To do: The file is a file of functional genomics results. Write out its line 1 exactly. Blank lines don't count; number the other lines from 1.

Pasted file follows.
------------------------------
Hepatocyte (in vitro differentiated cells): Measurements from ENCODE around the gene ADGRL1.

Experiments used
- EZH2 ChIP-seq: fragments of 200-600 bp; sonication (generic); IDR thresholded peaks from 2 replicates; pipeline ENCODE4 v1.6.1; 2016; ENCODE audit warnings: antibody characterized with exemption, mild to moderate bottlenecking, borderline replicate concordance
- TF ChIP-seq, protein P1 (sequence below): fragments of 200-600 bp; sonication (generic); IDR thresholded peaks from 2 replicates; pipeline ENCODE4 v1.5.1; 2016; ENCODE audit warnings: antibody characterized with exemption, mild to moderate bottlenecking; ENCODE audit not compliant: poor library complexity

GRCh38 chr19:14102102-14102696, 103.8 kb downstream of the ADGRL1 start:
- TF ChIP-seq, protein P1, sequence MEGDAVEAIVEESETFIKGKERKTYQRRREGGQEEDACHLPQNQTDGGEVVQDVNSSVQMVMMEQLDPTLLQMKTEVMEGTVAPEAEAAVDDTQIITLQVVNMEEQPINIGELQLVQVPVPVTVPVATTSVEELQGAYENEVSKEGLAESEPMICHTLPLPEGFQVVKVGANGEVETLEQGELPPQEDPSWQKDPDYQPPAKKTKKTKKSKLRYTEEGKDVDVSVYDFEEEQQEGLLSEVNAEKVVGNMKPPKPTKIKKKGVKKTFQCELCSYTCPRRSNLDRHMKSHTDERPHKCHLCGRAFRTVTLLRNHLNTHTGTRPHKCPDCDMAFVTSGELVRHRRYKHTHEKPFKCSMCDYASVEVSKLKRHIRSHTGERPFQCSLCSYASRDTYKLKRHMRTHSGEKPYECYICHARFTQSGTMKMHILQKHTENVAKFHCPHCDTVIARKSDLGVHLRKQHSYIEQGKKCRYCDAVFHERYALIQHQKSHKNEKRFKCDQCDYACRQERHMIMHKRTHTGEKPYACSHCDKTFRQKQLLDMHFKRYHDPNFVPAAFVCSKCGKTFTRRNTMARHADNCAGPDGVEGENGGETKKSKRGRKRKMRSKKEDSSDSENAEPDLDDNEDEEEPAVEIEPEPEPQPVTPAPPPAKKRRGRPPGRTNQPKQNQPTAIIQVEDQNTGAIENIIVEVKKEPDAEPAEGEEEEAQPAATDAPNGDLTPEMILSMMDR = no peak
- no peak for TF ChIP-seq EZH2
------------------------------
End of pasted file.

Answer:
Hepatocyte (in vitro differentiated cells): Measurements from ENCODE around the gene ADGRL1.